Probiotics – Induced Symbiosis
The research and development of probiotic treatments has increased dramatically in the past 10 years. By introducing live microorganism to an existing problem, researchers have identified consistent relationships which have alleviated problems such as obesity, blood pressure, colon cancer, and general immune functioning (6). The implantation of these microorganisms will provide long-term benefits as scientist monitor the efficiency of the drugs they are inducing interaction with. P.D. Cani has recently discovered that probiotic treatment in early adult life can isolate the metabolic functions that lead to eventual obesity. Probiotics and prebiotics are historically an extremely new concept and from a business perspective are still very experimental. In comparison to pharmaceutical drugs however, the concept of introducing live microorganisms over synthetically derived chemicals does seem more appealing to certain shares of the current population. Probiotic supplementation has also proved to be significantly less harmful to developing children (7). Early supplementation of microorganisms to children has proven to boost immune response and even to alleviate the proliferation of allergic disease.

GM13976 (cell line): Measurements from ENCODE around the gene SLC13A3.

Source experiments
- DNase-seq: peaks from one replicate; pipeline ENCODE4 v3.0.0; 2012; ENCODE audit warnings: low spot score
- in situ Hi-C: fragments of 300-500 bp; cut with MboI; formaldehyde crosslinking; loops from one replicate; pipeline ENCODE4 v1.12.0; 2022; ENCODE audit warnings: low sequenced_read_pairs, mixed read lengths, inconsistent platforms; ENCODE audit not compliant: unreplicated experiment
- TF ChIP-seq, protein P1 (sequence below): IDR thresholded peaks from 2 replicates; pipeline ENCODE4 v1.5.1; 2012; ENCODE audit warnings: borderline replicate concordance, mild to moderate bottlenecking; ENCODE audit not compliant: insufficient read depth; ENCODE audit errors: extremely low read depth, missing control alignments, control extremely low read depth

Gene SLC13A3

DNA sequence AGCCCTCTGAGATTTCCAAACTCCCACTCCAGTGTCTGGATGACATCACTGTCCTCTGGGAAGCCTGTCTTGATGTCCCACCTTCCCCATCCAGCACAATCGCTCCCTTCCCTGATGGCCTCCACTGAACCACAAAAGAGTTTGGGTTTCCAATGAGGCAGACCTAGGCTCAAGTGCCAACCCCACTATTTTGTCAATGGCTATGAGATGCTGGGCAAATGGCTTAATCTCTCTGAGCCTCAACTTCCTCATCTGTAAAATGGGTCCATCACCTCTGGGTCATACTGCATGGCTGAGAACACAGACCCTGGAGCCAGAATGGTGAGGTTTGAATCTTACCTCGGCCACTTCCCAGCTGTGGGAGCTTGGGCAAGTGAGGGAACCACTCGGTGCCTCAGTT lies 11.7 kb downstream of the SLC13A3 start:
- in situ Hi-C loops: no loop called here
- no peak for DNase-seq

Graphical analysis of organisms sequenced during the Human Microbiome Project

Links to Human Microbiome Studies
The Human Microbiome Project

The CIHR Canadian Microbiome Initiative
The International Human Microbiome Consortium
Data Analysis and Coordination Center


1) Björkstén B, Sepp E, Julge K, Voor T, Mikelsaar M (October 2001). "Allergy development and the intestinal microflora during the first year of life". J. Allergy Clin. Immunol. 108 (4): 516–20. doi:10.1067/mai.2001.118130. PMID 11590374.

2) Nicholson JK, Holmes E, Wilson ID. Gut microorganisms, mammalian metabolism and personalized healthcare. Nat Rev Microbiol 2005; 3:431438

3) Microbiology of the Human Intestinal Tract and Approaches for Its Dietary Modulation
D.M. Saulnier, S. Kolida and G.R. Gibson

4) The Gut Microbiota in Inflammatory Bowel Disease
G.T. Macfarlane, K.L. Blackett, T. Nakayama, H. Steed and S. Macfarlane

The Gut Microbiota as a Target for Improved Surgical Outcome and Improved Patient Care
J. Kinross, A.C. von Roon, N. Penney, E. Holmes, D. Silk, J.K. Nicholson and A. Darzi

The Role of the Gut Microbiota in Energy Metabolism and Metabolic Disease
P.D. Cani and N.M. Delzenne

7) Probiotics, Immune Function, Infection and Inflammation: A Review of the Evidence from Studies Conducted in Humans
A.R. Lomax and P.C. Calder